Police, fire practice new emergency approach

6:48 PM, Feb 20, 2013   |    comments
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ST. PAUL, Minn. - A new joint approach in St. Paul will allow firefighters and EMTs to go into dangerous situations sooner in order to save more victims.

The St. Paul SWAT team led training sessions in a vacant nursing home on East 7th Street for three days. A total of 375 officers were joined by police from 25 other agencies around the state for the unprecedented training.

Agencies from Richfield, North Saint Paul, Metro transit police and even tribal officers from some reservations participated. The St. Paul firefighters were also on hand to learn their roles in the new scenario.

"The whole goal of this activity is for police officers to get into a scene, make contact with the aggressor, contain the aggressor and then get the fire personnel escorted into the scene so we can get medical treatment to the victims as soon as possible," explained Commander Tim Flynn, St. Paul SWAT team.

"We identify it as an unsafe scene," added Flynn. "That is why we have an escort team with the fire personnel. They will be escorted by police officers at all times. The police officers are basically their protective shell around them and their goal is just that, to protect the firefighters, bring them up to a victim so that they can work on a victim and get the victim out of the area."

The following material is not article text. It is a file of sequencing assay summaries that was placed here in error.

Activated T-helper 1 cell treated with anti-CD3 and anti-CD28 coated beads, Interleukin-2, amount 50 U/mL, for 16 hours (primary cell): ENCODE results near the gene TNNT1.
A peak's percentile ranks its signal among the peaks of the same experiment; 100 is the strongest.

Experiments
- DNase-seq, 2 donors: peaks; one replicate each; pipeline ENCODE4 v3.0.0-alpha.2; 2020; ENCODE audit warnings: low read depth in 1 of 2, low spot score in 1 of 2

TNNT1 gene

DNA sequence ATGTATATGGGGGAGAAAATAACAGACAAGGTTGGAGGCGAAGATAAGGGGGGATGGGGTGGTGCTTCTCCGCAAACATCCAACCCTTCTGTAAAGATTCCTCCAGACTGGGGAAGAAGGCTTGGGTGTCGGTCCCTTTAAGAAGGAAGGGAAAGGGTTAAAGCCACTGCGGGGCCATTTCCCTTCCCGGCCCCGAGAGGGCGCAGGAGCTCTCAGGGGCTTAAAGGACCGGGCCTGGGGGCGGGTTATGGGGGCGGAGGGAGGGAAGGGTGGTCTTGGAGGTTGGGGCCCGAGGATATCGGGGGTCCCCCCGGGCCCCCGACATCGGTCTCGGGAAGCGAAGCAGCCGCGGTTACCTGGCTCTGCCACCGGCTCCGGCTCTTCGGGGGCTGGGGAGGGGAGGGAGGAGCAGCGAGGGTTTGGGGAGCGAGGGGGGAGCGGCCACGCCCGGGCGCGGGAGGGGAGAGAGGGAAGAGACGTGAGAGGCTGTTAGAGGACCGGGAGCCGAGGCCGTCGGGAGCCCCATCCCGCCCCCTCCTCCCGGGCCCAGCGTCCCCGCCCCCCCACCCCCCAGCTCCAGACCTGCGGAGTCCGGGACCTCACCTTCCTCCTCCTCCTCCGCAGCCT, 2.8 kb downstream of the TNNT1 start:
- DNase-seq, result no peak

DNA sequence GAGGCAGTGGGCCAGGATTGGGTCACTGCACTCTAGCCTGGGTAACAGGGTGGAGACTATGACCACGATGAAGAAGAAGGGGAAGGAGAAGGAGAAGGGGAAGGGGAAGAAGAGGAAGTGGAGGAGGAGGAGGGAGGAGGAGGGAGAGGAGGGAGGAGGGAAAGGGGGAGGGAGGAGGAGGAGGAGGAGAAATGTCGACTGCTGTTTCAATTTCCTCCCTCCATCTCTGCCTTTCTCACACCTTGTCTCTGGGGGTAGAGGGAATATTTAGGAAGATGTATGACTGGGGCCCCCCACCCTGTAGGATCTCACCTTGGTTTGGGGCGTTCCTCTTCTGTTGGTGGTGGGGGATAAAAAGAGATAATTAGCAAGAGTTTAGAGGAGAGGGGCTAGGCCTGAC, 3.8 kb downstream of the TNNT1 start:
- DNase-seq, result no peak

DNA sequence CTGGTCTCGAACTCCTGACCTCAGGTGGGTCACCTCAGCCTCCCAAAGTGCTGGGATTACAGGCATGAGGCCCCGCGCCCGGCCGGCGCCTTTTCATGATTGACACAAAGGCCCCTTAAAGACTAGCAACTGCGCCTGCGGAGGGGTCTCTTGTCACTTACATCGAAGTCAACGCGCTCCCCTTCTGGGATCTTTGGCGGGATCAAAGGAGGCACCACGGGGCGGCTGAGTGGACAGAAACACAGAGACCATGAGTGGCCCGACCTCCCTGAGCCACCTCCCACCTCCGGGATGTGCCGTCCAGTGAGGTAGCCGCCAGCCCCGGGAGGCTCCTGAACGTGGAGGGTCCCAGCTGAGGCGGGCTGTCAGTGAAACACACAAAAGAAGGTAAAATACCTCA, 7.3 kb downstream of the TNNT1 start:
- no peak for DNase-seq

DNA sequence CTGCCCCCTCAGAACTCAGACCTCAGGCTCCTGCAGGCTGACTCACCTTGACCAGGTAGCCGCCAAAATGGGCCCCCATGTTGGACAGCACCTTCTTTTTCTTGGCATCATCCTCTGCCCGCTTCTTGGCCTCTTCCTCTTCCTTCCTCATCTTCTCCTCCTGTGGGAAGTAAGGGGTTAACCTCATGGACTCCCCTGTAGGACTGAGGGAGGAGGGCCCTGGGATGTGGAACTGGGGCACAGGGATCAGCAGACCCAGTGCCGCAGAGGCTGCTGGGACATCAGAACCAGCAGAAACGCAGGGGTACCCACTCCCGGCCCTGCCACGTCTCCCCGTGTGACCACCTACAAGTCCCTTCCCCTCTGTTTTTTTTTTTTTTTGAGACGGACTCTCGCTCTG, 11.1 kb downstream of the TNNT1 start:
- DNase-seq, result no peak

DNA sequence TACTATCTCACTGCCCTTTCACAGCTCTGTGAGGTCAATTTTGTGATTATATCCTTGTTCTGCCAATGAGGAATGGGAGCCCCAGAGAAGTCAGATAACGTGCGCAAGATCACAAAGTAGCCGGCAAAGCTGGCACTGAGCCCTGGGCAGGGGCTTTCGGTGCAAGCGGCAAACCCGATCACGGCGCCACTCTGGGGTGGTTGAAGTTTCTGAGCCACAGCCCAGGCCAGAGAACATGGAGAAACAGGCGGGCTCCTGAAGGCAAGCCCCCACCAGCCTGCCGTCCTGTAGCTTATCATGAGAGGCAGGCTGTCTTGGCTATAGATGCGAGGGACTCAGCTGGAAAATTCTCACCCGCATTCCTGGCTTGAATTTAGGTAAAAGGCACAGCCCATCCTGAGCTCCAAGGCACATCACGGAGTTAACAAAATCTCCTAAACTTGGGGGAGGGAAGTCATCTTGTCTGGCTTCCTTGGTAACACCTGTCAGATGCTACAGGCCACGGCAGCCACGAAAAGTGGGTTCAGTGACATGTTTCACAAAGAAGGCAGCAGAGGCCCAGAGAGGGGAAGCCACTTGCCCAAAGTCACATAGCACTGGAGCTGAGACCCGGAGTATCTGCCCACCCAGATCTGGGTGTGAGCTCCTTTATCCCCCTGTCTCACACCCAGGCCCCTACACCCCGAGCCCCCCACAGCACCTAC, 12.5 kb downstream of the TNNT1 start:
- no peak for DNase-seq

In the realistic training, small groups of officers confronted aggressors, played by other officers, who were firing weapons, as though shooting victims. The student-officers approached the aggressor, shooting him, if they could, to stop his actions.

The aggressor and the officers were firing loud soft rounds, in which the bullet is made of stain and soap, but simulates the sound and smell of a gunfight.

In another training area of the building, the St. Paul Bomb Squad simulated a bomb aftermath in which a room was filled with smoke and victims were scattered around the premises. There were also numerous IED explosives that rescuers had to work around.

"You see we replicated smoke, chaos and debris," said Sgt. John Adamek, St. Paul Bomb Squad. "The officers' job is to come in, sort through that, (assist the firefighters to) rescue any victims that are able to be rescued and then evacuate."

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